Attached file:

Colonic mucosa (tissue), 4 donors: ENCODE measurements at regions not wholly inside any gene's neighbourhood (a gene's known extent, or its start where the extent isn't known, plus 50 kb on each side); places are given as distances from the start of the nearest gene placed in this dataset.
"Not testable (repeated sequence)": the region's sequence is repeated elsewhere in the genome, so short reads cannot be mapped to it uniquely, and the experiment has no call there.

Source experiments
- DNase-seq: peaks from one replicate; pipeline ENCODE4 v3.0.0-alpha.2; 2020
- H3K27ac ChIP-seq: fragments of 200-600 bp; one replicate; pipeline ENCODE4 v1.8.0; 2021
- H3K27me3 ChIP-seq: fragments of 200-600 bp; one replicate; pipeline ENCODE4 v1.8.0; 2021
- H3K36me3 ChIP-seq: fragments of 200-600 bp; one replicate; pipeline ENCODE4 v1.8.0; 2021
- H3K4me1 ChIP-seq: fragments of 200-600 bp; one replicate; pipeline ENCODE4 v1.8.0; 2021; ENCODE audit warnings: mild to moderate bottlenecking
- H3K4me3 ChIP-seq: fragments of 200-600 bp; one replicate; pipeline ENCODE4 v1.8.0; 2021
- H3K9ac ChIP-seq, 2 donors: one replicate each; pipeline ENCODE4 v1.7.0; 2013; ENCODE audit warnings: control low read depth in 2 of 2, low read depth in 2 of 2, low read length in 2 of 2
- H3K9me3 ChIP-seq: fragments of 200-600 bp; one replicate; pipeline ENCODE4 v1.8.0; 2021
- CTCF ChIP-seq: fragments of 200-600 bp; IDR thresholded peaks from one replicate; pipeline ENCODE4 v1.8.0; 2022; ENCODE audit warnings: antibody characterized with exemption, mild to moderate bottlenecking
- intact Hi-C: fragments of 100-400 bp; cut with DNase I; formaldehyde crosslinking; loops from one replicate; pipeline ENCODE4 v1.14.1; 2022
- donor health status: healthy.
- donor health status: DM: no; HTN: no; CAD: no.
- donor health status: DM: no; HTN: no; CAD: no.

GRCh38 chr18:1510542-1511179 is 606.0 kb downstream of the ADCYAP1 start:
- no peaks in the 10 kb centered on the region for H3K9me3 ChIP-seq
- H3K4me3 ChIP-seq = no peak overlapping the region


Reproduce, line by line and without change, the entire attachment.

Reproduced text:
Colonic mucosa (tissue), 4 donors: ENCODE measurements at regions not wholly inside any gene's neighbourhood (a gene's known extent, or its start where the extent isn't known, plus 50 kb on each side); places are given as distances from the start of the nearest gene placed in this dataset.
"Not testable (repeated sequence)": the region's sequence is repeated elsewhere in the genome, so short reads cannot be mapped to it uniquely, and the experiment has no call there.

Source experiments
- DNase-seq: peaks from one replicate; pipeline ENCODE4 v3.0.0-alpha.2; 2020
- H3K27ac ChIP-seq: fragments of 200-600 bp; one replicate; pipeline ENCODE4 v1.8.0; 2021
- H3K27me3 ChIP-seq: fragments of 200-600 bp; one replicate; pipeline ENCODE4 v1.8.0; 2021
- H3K36me3 ChIP-seq: fragments of 200-600 bp; one replicate; pipeline ENCODE4 v1.8.0; 2021
- H3K4me1 ChIP-seq: fragments of 200-600 bp; one replicate; pipeline ENCODE4 v1.8.0; 2021; ENCODE audit warnings: mild to moderate bottlenecking
- H3K4me3 ChIP-seq: fragments of 200-600 bp; one replicate; pipeline ENCODE4 v1.8.0; 2021
- H3K9ac ChIP-seq, 2 donors: one replicate each; pipeline ENCODE4 v1.7.0; 2013; ENCODE audit warnings: control low read depth in 2 of 2, low read depth in 2 of 2, low read length in 2 of 2
- H3K9me3 ChIP-seq: fragments of 200-600 bp; one replicate; pipeline ENCODE4 v1.8.0; 2021
- CTCF ChIP-seq: fragments of 200-600 bp; IDR thresholded peaks from one replicate; pipeline ENCODE4 v1.8.0; 2022; ENCODE audit warnings: antibody characterized with exemption, mild to moderate bottlenecking
- intact Hi-C: fragments of 100-400 bp; cut with DNase I; formaldehyde crosslinking; loops from one replicate; pipeline ENCODE4 v1.14.1; 2022
- donor health status: healthy.
- donor health status: DM: no; HTN: no; CAD: no.
- donor health status: DM: no; HTN: no; CAD: no.

GRCh38 chr18:1510542-1511179 is 606.0 kb downstream of the ADCYAP1 start:
- no peaks in the 10 kb centered on the region for H3K9me3 ChIP-seq
- H3K4me3 ChIP-seq = no peak overlapping the region